On Monday, October 3, 2011, the United States Supreme Court denied the petition for a writ of certiorari in Baptista v. JPMorgan Chase Bank.1 In doing so, the Court declined to interpret the preemption provisions related to consumer financial laws in the Dodd-Frank Wall Street Reform and Consumer Protection Act (the “Dodd-Frank Act”).

Baptista alleged that Chase violated a state statute and was unjustly enriched by charging non-customers a fee for cashing checks drawn on accounts held at Chase. The United States District Court for the Middle District of Florida agreed with Chase’s argument that Baptista’s state law claims were preempted by the National Bank Act.2 The Eleventh Circuit Court of Appeals likewise affirmed the decision, basing its holding on the preemption provisions in Section 1044 of the Dodd-Frank Act.3

The Supreme Court’s refusal to hear the Baptista case is somewhat surprising given the tumultuous history of federal preemption of state consumer financial laws. Regulators, courts and Congress have battled for years over the scope of preemption under the National Bank Act and the Home Owners’ Loan Act. In fact, the recently abolished Office of Thrift Supervision even took the position that its regulations preempted all state laws in the field of lending by federal savings associations. Likewise, the Office of the Comptroller of Currency (“OCC”) has had an expanding view of preemption in recent years, especially since it finalized a controversial set of rules in 2004.

The Dodd-Frank Act’s preemption provisions were seemingly aimed at curtailing the OCC’s expanding position on preemption. Under the Dodd-Frank Act, state consumer financial laws are generally preempted only if they (1) have a discriminatory effect on national banks, (2) prevent or significantly interfere with the exercise by the national bank of its powers, or (3) are preempted by other provisions of federal law. Additionally, the Dodd-Frank Act adopts a heightened level of scrutiny for an agency’s preemption determination. However, when the OCC finalized rules implementing the Dodd-Frank Act’s preemption provisions on July 21, 2011, it largely took the position that changes were matters of form, not substance.4 Consumer advocates have heavily criticized the OCC’s final rules on preemption as detrimental to consumer rights, while financial institution trade associations have lauded the OCC for creating rules that permit national banks to operate uniformly among the states.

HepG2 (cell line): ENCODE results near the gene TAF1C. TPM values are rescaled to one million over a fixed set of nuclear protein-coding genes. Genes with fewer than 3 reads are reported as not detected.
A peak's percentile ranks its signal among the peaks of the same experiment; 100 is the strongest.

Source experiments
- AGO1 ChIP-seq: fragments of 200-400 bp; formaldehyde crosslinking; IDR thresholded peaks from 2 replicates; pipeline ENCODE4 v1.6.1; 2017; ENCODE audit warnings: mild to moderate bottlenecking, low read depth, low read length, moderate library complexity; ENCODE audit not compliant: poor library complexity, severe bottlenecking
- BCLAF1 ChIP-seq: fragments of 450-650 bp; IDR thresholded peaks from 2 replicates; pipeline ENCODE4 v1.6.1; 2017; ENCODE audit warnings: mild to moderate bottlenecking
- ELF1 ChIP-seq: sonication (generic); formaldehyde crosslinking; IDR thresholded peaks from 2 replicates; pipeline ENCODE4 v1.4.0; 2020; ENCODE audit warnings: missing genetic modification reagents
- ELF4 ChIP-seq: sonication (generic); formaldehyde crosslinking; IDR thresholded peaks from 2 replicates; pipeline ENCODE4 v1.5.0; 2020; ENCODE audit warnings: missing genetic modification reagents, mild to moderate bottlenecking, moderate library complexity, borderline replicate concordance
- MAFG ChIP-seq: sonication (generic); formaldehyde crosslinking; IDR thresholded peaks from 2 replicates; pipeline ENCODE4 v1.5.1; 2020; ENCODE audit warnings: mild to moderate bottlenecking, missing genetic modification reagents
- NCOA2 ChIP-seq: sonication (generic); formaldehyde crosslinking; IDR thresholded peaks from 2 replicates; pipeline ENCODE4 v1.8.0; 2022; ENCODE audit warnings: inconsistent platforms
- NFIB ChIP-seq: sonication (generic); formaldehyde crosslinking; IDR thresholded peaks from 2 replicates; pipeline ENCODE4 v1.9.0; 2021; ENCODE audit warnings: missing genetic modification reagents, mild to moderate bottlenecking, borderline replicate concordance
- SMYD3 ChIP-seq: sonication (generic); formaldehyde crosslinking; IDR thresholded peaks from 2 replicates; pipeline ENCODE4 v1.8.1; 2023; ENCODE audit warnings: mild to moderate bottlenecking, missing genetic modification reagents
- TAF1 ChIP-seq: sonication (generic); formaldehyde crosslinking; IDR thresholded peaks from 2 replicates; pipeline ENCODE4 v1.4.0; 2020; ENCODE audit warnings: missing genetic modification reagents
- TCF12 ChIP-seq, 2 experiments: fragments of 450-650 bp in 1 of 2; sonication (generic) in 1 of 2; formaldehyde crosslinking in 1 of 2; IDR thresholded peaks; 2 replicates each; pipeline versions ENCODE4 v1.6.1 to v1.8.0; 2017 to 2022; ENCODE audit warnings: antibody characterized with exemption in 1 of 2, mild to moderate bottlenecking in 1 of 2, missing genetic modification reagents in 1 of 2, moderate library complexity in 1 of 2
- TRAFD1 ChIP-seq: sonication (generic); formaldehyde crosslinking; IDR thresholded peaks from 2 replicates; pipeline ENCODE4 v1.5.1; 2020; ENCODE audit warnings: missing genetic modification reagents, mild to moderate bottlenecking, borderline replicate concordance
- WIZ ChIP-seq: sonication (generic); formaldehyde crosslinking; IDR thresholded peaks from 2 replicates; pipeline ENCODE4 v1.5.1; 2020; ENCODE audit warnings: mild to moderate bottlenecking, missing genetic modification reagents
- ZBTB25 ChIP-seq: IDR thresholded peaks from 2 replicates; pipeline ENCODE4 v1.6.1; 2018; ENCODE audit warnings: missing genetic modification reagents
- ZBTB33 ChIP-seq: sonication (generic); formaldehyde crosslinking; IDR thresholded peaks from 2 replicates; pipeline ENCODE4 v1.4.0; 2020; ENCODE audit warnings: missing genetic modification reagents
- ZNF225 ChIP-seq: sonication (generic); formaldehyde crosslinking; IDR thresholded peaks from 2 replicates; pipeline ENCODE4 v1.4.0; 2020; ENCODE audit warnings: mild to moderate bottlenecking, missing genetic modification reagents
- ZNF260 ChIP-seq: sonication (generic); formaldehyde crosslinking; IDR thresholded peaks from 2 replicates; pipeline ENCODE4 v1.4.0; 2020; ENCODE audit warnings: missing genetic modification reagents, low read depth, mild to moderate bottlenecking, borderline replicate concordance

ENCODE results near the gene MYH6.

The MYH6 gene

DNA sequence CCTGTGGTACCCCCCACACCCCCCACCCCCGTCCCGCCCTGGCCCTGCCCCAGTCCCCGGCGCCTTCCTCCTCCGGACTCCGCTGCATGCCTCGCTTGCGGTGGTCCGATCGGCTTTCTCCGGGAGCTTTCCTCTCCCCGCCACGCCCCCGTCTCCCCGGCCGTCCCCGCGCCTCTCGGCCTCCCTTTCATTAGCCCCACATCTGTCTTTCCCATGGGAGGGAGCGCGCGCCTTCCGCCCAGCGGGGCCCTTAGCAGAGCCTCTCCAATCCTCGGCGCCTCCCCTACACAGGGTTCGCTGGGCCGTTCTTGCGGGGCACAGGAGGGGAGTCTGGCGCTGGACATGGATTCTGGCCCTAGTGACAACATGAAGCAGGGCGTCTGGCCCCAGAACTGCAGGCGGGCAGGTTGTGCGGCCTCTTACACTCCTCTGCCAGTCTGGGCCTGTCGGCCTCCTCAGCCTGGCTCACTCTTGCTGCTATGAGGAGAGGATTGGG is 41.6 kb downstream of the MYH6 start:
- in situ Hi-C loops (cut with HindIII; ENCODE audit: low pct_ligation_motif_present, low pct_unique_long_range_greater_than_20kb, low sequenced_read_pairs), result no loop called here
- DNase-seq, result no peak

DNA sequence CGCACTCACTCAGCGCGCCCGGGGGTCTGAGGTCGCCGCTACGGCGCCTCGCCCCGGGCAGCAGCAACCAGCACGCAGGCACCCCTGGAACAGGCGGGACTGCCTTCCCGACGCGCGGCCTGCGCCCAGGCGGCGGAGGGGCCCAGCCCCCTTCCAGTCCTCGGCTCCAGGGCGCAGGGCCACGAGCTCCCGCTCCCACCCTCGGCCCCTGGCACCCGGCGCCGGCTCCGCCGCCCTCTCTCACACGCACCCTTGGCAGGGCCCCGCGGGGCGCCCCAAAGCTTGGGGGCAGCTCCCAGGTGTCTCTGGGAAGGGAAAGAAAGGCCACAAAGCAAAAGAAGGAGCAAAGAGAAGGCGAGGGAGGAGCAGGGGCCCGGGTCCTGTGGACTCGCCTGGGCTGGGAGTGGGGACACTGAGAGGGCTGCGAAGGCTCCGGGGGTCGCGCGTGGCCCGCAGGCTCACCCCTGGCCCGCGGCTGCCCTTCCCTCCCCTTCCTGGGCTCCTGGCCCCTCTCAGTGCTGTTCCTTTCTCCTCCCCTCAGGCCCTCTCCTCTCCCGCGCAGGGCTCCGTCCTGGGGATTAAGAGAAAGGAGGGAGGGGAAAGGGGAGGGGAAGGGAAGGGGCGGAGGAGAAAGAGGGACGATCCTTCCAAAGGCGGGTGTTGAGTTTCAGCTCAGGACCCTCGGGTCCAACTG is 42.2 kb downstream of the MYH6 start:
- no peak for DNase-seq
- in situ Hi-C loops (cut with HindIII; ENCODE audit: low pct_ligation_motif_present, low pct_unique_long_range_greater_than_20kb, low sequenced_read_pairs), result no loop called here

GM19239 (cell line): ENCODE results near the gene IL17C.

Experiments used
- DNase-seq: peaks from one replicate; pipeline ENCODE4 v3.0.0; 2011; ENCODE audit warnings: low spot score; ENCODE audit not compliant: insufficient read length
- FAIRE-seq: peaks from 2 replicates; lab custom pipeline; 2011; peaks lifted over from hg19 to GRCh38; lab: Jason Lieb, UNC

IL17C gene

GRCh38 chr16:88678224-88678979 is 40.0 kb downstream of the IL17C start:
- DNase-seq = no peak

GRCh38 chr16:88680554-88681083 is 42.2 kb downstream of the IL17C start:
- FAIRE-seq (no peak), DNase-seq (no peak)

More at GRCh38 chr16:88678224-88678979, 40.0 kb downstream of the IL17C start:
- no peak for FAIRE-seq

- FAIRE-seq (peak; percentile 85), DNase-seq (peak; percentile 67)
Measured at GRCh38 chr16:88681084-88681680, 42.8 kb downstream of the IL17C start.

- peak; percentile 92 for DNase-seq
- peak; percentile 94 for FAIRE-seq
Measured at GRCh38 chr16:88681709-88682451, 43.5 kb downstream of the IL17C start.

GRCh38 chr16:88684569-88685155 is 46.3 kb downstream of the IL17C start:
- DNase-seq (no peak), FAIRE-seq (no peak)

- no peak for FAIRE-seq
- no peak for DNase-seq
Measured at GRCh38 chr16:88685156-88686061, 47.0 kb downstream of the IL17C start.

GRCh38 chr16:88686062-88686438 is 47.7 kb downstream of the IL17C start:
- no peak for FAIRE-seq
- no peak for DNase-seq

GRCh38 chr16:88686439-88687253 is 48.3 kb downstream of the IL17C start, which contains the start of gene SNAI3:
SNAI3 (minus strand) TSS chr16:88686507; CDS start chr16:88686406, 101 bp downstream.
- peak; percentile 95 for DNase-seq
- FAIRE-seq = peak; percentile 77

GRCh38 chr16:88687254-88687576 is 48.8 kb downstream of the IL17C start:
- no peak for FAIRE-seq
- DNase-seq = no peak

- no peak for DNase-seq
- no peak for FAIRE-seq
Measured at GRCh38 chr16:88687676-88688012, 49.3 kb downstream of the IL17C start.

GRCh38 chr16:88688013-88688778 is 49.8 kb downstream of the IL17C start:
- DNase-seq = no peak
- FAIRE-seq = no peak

In spite of the Supreme Court’s denial of certiorari in Baptista, we expect the law in this area to remain in flux for the foreseeable future. Should a split of authority among the Courts of Appeal develop, the high Court may be encouraged and willing to directly address the Dodd-Frank Act’s preemption provisions. We will continue to monitor the developments in this area, and will provide updates when necessary.

1  Baptista v. JPMorgan Chase Bank, No. 11-137, 2011 WL 4534031 (Oct. 3, 2011).
Baptista v. JPMorgan Chase Bank N.A., No. 6:10-cv-139-Orl-22DAB, 2010 WL 2342436 (M.D. Fla. June 4, 2010).
3  Baptista v. JPMorgan Chase Bank, N.A., 640 F.3d 1194 (11th Cir. May 11, 2011); see also Dodd-Frank Act, 111th Cong. § 1044(a) (2010) (codified at 12 U.S.C. § 5136C(b)(1)(B)).
4  Office of Thrift Supervision Integration; Dodd-Frank Act Implementation, 76 Fed. Reg. 43,549 (July 21, 2011).